By Will Freeney | email@example.com
“So we can all have a life of dignity.”
This quote from my conversation with Gloria La Riva seems to aptly summarize her underlying motivation for a life of activism and her candidacy for Governor of California in 2018.
Ms. La Riva was gracious and generous enough to take time from preparation for a candidate forum on Saturday (5/12) here in Fresno and for an appearance in the Bay Area this evening (5/10) to grant me an extended, largely freeform conversation. Candidates are compelled by the economic necessities of the campaign process – gaining the most votes with the fewest words to create the least potential negative feedback. Ms. La Riva, however, spoke at length about her background, her life story, and her philosophy, and her intentions for occupancy of the office of Governor.
When asked what her priorities were in this election campaign, she quickly replied “Housing,” and went on to lay the blame for much of California’s housing crisis – from high rental rates and high mortgage rates to homelessness – at the feet of two pieces of California legislation from the 1990s: the Costa-Hawkins Act and the Ellis Act. Costa-Hawkins essentially pulled the plug on rent control and Ellis facilitated eviction of renters for property owners who wanted to sell the property for profit (or resume renting it for much higher rental rates a few years later). From that point on, rents have soared. Ms. La Riva, who lives and works in San Francisco’s Mission District, has experienced this firsthand and seen the ongoing construction of highrises on the virtual graves of affordable housing, from which working class tenants were evicted. She mentioned that there is a ballot initiative on its way to the November ballot that would overturn Costa-Hawkins and Ellis, paving the way for genuinely affordable housing. Another historical component of the housing crisis was the elimination by President Ronald Reagan of many of the federal housing subsidies.
Ms. La Riva grew up in Albuquerque, New Mexico, the daughter of a Mexican mother who immigrated in 1952 and worked as a waitress and seamstress, and a Mexican-American father who worked as a letter carrier. During her childhood with five siblings, the family experienced eviction twice. She did well in school but knew her parents could not afford to send her to college. Someone suggested she apply to Brandeis because of their generous scholarship programs. Once at Brandeis, she attended a May Day demonstration in New York City, and she said, “It was then and there that I became a Socialist.” What is the underlying meaning of that? “Workers should benefit from their labor,” she said, going on to elaborate, “Teachers, who are creating our future … construction workers who are building our homes can become homeless if they are unable to work. Everything you touch is made by tens of thousands of workers – growing, harvesting, manufacturing, shipping, and selling that thing. Yet owners have dictatorial power [to set low wages, deny insurance coverage, etc.]. The working class should run everything.”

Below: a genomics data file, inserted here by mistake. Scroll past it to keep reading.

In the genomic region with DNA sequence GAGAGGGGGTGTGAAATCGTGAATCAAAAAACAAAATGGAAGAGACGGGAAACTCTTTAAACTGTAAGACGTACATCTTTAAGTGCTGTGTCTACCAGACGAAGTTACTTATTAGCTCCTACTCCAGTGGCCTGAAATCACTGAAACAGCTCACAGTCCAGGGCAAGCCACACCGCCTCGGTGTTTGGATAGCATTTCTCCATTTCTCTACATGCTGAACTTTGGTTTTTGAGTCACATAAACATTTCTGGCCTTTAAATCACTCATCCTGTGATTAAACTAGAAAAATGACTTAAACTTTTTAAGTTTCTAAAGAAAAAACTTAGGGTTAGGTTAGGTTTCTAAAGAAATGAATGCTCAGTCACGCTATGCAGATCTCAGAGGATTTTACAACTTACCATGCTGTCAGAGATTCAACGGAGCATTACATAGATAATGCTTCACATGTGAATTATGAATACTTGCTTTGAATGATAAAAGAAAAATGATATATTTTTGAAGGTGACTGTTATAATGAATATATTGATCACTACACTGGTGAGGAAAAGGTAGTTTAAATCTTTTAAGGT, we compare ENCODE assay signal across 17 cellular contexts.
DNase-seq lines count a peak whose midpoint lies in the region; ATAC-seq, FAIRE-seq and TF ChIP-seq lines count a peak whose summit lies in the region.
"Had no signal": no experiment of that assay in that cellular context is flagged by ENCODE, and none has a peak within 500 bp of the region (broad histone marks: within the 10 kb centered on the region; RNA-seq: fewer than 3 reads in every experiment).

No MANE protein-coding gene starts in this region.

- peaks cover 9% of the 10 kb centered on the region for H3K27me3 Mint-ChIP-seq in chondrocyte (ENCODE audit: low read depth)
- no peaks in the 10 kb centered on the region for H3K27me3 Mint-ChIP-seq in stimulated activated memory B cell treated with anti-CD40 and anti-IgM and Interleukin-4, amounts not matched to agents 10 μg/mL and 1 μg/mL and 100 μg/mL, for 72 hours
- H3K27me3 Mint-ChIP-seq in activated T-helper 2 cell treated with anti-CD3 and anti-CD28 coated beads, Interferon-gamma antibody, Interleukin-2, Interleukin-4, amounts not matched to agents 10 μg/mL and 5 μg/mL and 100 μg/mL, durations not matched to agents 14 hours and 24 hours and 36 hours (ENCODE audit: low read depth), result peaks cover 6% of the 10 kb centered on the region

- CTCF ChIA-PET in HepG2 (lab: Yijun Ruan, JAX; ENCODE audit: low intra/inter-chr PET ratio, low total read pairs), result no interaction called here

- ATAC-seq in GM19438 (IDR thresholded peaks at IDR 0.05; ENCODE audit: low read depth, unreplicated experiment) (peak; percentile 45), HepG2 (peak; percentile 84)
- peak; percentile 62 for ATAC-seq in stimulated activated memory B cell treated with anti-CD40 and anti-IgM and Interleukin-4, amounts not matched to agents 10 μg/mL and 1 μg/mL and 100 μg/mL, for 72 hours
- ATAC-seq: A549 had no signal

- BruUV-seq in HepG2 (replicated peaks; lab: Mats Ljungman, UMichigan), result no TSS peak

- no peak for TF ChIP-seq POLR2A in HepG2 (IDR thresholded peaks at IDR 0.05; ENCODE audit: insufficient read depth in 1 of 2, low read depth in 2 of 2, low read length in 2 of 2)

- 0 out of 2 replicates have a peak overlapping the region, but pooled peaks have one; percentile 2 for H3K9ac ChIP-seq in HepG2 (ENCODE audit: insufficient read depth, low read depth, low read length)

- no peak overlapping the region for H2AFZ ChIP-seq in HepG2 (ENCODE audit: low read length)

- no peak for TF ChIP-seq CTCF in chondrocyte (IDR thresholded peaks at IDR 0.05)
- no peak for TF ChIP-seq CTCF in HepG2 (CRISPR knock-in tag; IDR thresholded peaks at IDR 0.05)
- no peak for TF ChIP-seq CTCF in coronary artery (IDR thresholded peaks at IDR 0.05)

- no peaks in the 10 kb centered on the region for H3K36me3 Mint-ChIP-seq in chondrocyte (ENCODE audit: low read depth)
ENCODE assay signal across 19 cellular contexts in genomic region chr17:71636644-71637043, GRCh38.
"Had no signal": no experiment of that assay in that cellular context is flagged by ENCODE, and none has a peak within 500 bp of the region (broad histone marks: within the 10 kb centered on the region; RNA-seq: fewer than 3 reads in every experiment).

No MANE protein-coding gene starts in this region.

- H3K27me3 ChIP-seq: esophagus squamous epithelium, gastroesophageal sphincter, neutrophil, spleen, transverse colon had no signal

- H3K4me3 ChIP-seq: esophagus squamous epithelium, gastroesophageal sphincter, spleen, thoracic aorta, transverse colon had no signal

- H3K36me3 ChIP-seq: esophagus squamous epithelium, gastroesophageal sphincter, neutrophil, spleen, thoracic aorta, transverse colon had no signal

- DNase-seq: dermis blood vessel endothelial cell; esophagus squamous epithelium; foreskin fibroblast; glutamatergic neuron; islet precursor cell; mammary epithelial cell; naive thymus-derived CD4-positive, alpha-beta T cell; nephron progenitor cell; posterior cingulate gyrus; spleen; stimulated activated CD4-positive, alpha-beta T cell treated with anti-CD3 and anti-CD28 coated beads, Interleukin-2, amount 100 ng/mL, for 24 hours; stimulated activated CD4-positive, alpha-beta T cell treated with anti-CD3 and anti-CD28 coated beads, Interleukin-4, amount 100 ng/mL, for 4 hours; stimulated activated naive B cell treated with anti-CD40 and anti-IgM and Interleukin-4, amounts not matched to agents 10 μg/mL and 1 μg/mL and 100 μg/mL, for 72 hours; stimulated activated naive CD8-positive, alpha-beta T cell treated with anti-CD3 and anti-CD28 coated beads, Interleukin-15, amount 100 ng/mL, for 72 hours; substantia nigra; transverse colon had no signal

Ms. La Riva’s second priority, not far behind housing, is health care. She advocates a Single Payer system and would work as governor to see that through the legislature to enactment. “Health insurance companies should be illegal. They do not provide a service.” Furthermore, they contribute to the denial of necessary medical services to those who need them, while inflating the prices of everything involved in health care.
On one of the other hot topics of this election cycle, High Speed Rail, Ms. La Riva said, “I favor a holistic approach [to mass transit],” indicating that she felt the current project, as partially implemented, is a boondoggle which will selectively inflate the real estate values of the communities served – further exacerbating the housing woes of California.
As an ongoing issue to be addressed, prison reform is also high on Ms. La Riva’s to-do list for the governorship. She said she would use the office of Governor as a bully pulpit to advocate for true prison reform – meaning the use of prison prevention programs and rehabilitation, the elimination of prison privatization, the cessation of indeterminate sentences and isolation units, and the restoration of the GED program for prisoners. She mentioned that the governor’s budgetary oversight would give her the leverage to see these reforms implemented as well. Prisoner pay was another element of prison reform on that agenda. Currently, inmates are used as firefighters, paid only $1 per hour for those services, and end up unable to gain employment as a firefighter despite their wealth of experience, because of their criminal record. Both the egregiously low pay and the ability of prospective employers to interrogate their prospective employees’ criminal record are issues that Ms. La Riva intends to address.
When asked why she has continued to run for office for over thirty years, without a victory to date, she replied, “I was elected to union office for the Typographical Union. I let them know from the start that I was a Socialist, and they re-elected me. I served them for several years.” As to political office, she said her goal is “to empower people. It is untenable to continue this way, with the obscene enrichment at the top. More people are seeing why – the contrast between [the 1% and the 99%], Knowledge is power.”